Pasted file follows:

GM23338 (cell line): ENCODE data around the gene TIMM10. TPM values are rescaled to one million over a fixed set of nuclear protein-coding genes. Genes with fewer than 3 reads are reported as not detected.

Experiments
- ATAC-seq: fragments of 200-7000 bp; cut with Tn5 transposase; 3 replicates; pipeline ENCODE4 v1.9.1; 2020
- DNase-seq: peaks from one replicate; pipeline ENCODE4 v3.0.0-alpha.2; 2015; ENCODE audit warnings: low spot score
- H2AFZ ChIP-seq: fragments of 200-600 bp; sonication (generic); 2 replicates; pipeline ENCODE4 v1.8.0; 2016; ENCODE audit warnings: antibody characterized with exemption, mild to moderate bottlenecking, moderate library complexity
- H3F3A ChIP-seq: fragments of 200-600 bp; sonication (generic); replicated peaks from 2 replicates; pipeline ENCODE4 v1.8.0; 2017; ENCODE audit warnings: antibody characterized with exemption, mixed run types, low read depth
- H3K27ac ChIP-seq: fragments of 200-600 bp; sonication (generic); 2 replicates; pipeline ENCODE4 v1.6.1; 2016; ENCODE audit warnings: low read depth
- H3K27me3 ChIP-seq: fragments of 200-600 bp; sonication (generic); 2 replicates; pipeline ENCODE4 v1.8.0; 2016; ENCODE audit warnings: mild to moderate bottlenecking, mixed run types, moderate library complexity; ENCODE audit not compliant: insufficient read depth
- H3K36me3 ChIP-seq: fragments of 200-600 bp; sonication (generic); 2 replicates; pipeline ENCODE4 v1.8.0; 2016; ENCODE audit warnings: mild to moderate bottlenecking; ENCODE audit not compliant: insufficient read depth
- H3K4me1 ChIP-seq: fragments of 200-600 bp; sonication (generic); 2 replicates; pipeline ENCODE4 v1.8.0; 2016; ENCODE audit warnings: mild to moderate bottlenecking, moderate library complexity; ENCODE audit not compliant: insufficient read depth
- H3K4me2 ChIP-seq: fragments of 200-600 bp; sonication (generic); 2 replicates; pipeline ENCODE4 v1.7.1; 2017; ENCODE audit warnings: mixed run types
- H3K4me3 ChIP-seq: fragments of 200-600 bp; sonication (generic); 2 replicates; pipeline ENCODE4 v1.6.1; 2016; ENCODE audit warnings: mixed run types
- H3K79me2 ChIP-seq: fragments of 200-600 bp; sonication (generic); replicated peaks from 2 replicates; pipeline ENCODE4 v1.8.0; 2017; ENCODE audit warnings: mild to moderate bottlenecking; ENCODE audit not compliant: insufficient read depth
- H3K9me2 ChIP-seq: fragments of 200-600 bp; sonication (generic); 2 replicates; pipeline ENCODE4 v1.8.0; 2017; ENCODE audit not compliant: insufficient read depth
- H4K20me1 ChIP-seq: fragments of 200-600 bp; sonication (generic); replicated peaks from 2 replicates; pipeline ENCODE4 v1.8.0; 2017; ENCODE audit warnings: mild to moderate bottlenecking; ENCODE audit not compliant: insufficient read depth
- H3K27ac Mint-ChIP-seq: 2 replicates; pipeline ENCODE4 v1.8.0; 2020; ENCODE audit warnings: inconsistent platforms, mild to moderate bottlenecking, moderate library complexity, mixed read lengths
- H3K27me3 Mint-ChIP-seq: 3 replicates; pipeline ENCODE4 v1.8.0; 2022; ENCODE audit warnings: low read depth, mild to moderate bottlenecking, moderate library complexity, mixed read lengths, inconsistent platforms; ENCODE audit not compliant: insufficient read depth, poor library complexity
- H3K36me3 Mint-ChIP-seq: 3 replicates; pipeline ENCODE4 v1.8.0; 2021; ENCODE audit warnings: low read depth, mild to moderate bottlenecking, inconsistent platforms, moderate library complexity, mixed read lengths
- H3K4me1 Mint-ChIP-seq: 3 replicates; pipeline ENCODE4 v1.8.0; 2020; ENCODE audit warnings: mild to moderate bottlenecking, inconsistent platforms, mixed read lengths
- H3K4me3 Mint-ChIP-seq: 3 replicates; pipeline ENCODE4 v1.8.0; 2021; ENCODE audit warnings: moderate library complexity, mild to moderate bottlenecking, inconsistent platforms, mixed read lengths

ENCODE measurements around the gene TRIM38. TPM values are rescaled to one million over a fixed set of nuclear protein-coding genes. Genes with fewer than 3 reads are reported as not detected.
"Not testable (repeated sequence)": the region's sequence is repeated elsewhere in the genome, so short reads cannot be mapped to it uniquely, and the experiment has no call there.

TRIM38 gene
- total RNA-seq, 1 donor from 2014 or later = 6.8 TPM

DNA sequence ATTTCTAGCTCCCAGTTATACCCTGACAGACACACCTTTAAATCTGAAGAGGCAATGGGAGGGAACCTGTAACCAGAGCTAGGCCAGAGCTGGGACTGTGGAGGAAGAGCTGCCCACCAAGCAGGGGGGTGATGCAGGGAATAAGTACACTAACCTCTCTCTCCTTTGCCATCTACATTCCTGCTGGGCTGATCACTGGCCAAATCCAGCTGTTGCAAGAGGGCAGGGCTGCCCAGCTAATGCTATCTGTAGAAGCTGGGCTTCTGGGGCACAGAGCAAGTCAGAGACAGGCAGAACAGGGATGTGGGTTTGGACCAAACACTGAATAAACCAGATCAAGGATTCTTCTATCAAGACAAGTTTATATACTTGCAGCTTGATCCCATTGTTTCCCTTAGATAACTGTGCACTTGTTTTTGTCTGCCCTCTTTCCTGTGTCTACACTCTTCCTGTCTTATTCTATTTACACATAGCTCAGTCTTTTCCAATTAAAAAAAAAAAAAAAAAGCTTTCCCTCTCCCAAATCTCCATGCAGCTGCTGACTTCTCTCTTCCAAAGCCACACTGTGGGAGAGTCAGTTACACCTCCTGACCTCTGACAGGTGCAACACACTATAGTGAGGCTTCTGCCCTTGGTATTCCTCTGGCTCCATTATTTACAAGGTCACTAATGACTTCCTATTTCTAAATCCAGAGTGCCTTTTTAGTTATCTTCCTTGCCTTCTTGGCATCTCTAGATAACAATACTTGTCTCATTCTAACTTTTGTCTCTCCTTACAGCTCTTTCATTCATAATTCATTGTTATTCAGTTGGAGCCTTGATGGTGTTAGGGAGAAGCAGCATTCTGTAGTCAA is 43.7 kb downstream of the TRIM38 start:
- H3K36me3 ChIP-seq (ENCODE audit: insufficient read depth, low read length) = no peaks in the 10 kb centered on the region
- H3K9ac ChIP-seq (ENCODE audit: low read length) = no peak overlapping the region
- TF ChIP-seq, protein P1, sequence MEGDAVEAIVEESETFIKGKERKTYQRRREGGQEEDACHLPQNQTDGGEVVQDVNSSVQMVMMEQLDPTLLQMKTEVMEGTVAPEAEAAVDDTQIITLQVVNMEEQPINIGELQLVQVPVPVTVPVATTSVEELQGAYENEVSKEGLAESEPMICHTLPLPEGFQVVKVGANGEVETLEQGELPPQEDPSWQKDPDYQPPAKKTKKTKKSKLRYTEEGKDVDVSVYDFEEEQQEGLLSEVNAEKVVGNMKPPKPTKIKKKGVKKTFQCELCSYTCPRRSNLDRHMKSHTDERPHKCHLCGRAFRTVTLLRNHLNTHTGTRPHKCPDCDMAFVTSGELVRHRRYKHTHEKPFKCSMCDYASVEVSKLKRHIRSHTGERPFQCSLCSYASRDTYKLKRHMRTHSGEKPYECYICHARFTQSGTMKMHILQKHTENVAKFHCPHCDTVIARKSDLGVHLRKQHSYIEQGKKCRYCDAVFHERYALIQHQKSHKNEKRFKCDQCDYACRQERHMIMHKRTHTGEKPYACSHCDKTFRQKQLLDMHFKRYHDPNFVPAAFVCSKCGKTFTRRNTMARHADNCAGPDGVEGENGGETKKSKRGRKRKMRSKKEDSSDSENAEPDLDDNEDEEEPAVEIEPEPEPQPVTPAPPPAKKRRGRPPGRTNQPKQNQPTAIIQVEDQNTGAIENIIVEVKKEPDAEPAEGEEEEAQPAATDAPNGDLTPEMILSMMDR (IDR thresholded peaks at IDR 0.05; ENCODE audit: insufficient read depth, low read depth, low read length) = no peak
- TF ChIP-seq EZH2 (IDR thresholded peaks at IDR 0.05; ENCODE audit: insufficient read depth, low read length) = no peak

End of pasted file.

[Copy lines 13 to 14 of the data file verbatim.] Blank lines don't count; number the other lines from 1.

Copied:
- H3K79me2 ChIP-seq: fragments of 200-600 bp; sonication (generic); replicated peaks from 2 replicates; pipeline ENCODE4 v1.8.0; 2017; ENCODE audit warnings: mild to moderate bottlenecking; ENCODE audit not compliant: insufficient read depth
- H3K9me2 ChIP-seq: fragments of 200-600 bp; sonication (generic); 2 replicates; pipeline ENCODE4 v1.8.0; 2017; ENCODE audit not compliant: insufficient read depth